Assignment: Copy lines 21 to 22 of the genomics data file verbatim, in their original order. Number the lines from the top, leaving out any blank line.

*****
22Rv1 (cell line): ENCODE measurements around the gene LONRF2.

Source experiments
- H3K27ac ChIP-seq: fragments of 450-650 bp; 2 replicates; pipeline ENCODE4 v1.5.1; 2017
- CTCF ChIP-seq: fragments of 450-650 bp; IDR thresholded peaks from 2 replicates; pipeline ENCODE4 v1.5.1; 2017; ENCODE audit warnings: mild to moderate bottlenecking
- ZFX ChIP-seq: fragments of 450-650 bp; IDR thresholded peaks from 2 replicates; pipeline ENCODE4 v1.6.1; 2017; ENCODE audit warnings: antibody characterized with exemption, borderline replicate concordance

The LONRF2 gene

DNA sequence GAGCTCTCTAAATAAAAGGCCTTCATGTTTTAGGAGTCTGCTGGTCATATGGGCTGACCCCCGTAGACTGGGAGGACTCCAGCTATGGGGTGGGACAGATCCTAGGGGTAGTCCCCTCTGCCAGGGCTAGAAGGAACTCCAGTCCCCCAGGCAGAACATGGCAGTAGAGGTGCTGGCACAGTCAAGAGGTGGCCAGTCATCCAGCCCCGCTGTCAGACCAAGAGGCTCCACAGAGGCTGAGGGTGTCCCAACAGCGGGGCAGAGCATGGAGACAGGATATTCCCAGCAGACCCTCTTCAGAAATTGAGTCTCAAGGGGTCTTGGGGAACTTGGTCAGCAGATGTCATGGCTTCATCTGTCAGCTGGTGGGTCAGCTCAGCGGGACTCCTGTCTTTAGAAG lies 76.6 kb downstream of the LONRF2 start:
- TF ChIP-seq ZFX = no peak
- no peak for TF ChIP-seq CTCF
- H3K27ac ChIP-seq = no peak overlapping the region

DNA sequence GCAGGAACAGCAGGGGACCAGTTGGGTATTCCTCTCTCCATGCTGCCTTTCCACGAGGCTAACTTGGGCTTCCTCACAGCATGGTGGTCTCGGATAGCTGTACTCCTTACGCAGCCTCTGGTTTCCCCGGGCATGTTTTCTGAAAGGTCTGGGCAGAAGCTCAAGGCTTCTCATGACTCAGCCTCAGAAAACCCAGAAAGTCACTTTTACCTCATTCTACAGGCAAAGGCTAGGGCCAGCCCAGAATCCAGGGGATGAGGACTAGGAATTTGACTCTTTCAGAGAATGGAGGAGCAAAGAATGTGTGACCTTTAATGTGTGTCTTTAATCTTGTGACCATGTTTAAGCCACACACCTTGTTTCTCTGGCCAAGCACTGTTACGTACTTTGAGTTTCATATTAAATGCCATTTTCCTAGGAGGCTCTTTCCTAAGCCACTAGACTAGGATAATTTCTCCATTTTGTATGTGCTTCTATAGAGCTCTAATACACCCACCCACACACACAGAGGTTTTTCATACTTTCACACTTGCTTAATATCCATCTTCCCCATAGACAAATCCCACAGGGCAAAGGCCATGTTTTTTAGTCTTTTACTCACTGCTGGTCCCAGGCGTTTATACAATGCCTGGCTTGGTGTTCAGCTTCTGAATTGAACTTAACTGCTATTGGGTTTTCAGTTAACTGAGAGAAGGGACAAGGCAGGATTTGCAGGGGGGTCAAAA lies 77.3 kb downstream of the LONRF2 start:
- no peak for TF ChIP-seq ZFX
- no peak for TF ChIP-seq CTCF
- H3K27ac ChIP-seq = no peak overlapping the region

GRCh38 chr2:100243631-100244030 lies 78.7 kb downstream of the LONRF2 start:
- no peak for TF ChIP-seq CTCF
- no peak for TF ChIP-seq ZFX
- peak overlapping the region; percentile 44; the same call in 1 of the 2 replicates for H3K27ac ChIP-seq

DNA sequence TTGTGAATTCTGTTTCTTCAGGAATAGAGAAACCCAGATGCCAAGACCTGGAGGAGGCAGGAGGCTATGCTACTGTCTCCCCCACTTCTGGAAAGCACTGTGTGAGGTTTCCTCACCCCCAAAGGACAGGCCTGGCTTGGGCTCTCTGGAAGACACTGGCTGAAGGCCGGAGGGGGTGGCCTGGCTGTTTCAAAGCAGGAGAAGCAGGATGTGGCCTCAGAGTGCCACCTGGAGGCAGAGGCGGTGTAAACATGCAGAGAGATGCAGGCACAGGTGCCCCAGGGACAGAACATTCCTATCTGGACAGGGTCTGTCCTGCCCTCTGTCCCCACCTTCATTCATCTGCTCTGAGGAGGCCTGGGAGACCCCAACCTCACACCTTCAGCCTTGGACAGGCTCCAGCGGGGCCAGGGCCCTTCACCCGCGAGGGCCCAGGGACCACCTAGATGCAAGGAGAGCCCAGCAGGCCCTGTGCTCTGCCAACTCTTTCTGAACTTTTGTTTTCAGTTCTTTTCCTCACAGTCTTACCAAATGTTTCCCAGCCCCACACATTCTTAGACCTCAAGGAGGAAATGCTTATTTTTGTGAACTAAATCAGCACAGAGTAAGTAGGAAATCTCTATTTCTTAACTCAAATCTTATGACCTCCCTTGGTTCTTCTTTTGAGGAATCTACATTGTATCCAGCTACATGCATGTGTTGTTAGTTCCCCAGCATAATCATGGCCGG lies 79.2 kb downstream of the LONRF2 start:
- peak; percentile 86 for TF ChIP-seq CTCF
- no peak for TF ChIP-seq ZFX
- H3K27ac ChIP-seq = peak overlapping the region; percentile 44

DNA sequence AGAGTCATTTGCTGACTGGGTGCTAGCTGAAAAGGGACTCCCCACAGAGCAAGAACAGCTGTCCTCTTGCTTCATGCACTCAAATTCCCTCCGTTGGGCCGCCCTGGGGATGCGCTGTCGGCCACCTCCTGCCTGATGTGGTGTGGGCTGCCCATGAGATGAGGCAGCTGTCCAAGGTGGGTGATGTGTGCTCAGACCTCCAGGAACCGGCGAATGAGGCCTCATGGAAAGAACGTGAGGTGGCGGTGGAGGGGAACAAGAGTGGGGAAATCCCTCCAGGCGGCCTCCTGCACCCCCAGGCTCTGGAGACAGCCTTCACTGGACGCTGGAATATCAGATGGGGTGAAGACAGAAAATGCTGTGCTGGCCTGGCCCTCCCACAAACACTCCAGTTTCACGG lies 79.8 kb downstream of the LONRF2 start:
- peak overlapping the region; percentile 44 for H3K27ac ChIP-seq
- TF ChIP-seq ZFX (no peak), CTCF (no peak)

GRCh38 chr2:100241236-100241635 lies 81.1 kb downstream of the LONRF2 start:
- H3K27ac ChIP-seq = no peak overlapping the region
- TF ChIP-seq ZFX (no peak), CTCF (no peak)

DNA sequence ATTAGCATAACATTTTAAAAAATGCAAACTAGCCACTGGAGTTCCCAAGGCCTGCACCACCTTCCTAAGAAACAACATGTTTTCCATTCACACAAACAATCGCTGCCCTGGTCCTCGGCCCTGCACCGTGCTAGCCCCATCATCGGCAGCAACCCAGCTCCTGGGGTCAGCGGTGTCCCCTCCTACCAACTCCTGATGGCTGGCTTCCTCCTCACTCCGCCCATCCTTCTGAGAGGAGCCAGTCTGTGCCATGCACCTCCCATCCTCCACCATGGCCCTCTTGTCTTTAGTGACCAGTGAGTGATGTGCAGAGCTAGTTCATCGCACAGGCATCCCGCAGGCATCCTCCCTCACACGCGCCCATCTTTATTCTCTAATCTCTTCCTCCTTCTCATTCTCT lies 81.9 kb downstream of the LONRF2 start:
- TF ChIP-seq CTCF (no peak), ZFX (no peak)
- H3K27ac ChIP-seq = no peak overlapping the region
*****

- no peak for TF ChIP-seq ZFX
- H3K27ac ChIP-seq = peak overlapping the region; percentile 44